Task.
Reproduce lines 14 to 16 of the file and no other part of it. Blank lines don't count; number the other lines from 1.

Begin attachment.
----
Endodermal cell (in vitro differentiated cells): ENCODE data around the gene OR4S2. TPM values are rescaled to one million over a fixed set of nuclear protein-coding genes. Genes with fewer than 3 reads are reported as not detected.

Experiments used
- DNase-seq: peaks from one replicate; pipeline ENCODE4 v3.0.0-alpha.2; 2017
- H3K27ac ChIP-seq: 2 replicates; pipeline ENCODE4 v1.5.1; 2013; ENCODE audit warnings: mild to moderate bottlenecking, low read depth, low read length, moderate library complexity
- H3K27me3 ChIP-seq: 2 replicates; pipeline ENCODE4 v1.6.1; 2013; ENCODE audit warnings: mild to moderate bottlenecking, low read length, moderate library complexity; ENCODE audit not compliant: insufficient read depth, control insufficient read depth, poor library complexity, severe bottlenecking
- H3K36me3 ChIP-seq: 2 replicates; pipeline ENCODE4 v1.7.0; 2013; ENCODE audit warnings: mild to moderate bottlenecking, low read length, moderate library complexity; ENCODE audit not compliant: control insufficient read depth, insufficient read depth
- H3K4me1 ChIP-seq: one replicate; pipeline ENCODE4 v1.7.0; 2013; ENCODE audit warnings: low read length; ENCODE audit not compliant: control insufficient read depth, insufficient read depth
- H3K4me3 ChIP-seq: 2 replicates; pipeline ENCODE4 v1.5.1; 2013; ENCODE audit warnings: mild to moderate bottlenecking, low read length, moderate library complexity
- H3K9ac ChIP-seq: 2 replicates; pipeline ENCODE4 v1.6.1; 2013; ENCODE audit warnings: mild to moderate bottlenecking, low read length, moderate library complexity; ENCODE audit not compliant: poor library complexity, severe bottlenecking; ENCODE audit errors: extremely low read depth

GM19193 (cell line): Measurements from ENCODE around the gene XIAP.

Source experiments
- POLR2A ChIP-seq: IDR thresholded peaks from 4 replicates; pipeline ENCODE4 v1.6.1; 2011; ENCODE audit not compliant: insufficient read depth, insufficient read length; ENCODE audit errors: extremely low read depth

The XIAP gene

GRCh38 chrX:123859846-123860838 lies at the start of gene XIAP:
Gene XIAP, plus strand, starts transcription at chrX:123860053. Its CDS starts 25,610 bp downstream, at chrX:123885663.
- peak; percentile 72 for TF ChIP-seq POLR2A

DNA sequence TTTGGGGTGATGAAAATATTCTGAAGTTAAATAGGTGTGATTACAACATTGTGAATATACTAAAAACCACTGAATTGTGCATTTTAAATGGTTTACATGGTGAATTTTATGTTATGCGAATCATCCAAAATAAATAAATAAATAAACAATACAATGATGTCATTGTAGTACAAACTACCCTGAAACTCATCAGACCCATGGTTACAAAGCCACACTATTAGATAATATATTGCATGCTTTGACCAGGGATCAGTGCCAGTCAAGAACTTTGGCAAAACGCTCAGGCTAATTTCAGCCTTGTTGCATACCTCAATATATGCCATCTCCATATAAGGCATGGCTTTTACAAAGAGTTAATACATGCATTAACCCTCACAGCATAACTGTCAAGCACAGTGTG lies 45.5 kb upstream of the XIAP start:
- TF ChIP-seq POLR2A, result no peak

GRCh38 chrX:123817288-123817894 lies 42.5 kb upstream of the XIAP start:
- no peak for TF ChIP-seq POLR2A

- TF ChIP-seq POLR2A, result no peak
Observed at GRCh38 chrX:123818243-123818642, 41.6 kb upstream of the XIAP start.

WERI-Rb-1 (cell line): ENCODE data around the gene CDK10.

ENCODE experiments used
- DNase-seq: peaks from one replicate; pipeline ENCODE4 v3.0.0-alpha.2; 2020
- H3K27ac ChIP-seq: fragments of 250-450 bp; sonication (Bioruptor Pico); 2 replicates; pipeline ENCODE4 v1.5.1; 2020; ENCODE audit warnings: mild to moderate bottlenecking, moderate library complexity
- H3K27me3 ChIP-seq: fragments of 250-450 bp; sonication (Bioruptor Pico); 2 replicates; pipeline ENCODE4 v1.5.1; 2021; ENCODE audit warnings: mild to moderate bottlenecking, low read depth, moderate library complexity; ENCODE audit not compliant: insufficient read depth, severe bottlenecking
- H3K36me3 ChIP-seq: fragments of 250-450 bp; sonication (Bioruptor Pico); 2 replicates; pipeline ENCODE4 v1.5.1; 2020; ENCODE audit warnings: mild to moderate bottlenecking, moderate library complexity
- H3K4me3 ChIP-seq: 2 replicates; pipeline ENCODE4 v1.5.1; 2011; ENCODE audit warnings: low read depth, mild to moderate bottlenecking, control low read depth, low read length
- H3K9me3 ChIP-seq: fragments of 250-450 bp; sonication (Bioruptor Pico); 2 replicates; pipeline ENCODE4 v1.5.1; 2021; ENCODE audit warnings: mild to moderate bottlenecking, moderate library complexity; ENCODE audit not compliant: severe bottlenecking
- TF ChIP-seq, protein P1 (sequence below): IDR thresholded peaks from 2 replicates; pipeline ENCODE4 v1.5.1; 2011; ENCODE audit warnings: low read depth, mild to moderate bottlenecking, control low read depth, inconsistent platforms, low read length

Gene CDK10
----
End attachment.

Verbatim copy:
GRCh38 chrX:123859846-123860838 lies at the start of gene XIAP:
Gene XIAP, plus strand, starts transcription at chrX:123860053. Its CDS starts 25,610 bp downstream, at chrX:123885663.
- peak; percentile 72 for TF ChIP-seq POLR2A